Objective: Cannabis use often induces subjective distortions of perception. However, little work has been done examining the electroencephalographic (EEG) correlates of early sensory processing in cannabis users. The present study therefore examined visual function in cannabis users as assessed via the steady state visual evoked potential. (SSVEP). Methods: SSVEPs were examined in current cannabis users (n=17; 59% male; mean age=23.2 (S.D.=5.3)) and drug-naive controls (n=16; 38% male; mean age=21.3 (S.D.=3.1)) to periodic photic stimulation presented at 18 and 25 Hz. The visual SSVEP was quantified via spectral power and the phase-locking factor (PLF) at each frequency of stimulation. The transient N160 event-related potential (ERP) was also evaluated at stimulus onset. Results: The results showed that for both frequencies, female subjects in general displayed larger visual SSVEPs. A significant gender X group interaction also occurred at 18 Hz of stimulation, and age of onset of cannabis use positively correlated with 18 Hz spectral power values. Finally, the transient N160 component was shown to be reduced in cannabis users, regardless of gender. Conclusions: The present study was the first to demonstrate altered visual SSVEPs in cannabis users, and extends previous research demonstrating increased steady state responses in female subjects. While decreased SSVEPs provide initial evidence of altered oscillatory properties in primary visual circuits, reduction of the transient N160 component suggests disruption of later-stage visual processing in cannabis users. Significance: These data provide evidence of cannabinoid modulation of sensory/perceptual function in the visual system, and indicates that cannabis use may affect the oscillatory properties of sensory cortical circuits.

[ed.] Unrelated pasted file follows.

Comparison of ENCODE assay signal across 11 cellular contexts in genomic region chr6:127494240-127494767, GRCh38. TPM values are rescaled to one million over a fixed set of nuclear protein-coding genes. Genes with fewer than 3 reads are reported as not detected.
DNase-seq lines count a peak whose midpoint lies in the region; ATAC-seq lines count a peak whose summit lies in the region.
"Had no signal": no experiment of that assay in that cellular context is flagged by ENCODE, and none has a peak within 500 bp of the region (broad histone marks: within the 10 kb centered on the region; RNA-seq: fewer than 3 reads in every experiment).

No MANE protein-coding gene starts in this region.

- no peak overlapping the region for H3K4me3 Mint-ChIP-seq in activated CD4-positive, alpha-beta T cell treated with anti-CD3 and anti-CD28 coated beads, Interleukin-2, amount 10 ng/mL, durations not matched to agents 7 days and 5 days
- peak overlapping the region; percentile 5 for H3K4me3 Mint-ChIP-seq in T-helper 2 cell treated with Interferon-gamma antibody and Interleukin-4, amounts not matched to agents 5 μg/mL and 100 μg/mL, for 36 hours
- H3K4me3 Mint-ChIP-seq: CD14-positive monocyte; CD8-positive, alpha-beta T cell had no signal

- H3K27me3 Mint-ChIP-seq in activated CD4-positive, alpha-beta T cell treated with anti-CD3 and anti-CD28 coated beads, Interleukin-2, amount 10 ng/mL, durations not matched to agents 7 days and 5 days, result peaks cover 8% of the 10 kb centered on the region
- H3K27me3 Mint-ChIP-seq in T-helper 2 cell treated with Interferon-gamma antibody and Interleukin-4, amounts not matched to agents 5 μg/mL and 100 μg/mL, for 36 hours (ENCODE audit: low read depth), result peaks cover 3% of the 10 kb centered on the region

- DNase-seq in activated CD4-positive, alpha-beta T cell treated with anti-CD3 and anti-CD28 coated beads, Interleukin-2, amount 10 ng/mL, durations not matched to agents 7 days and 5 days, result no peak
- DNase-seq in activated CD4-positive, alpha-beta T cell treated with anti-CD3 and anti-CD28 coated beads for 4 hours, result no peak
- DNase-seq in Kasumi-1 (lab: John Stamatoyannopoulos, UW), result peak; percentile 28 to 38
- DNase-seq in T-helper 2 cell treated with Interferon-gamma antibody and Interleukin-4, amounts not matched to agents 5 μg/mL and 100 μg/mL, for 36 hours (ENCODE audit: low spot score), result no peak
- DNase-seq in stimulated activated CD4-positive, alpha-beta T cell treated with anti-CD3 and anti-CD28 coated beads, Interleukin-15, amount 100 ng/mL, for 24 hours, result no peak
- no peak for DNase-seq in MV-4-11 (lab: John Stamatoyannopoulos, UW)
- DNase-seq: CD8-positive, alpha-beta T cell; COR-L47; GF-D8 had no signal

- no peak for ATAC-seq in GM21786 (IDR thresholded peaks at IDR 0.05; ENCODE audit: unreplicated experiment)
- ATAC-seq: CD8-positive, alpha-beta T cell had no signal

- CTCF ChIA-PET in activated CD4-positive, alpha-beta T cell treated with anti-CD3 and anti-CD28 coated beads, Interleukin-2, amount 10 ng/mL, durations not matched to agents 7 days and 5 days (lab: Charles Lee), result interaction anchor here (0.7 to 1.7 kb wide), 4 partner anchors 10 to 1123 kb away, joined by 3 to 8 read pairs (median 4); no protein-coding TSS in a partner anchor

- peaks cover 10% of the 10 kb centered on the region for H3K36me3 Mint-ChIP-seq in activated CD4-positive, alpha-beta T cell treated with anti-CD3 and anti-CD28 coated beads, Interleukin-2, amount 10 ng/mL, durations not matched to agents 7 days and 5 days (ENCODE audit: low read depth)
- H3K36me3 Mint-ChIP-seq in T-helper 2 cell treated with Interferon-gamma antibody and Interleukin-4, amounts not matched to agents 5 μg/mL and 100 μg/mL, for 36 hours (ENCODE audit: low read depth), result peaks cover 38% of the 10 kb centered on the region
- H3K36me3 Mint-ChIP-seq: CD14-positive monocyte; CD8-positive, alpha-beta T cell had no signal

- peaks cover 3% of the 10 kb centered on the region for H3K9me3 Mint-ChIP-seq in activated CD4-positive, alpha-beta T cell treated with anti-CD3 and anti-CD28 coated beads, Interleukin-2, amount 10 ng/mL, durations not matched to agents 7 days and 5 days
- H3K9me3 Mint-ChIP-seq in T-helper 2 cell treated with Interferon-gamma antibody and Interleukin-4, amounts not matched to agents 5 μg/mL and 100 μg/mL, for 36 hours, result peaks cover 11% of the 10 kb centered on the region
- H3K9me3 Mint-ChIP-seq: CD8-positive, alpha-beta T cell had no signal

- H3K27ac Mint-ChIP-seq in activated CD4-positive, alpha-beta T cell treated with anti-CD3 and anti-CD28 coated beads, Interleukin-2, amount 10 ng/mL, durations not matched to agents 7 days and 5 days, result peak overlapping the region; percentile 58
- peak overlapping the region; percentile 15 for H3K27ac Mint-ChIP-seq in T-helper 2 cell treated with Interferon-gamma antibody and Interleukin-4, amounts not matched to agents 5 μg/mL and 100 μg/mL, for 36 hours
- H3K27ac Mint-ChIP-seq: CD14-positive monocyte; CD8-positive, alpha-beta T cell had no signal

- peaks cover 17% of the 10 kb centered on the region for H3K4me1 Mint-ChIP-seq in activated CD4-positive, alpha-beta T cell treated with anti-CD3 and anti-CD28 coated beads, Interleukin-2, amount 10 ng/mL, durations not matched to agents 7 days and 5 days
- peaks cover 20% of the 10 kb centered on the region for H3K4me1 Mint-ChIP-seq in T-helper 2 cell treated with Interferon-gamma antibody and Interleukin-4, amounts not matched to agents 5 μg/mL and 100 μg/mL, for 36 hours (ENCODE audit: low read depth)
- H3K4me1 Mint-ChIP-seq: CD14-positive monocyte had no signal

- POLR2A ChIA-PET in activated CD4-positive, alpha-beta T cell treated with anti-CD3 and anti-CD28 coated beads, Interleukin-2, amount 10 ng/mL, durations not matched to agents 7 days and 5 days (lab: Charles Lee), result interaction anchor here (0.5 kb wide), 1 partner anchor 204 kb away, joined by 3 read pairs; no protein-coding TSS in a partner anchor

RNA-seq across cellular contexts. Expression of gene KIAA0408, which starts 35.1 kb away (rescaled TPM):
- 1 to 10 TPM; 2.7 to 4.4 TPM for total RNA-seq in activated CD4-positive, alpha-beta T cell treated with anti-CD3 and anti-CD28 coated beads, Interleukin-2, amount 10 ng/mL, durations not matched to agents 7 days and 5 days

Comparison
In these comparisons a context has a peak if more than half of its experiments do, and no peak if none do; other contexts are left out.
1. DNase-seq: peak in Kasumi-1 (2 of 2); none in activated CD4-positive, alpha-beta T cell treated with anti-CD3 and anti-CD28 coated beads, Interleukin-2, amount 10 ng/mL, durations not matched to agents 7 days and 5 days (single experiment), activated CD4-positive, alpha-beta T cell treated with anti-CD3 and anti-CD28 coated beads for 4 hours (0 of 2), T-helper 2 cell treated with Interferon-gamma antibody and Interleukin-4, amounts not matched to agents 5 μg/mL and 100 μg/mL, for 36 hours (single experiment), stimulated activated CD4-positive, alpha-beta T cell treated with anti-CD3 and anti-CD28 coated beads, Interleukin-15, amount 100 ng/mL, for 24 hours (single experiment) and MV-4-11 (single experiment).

- Neural Synchronization
- Steady-state evoked potentials
ASJC Scopus subject areas
- Clinical Neurology
- Radiology Nuclear Medicine and imaging
- Sensory Systems
- Physiology (medical)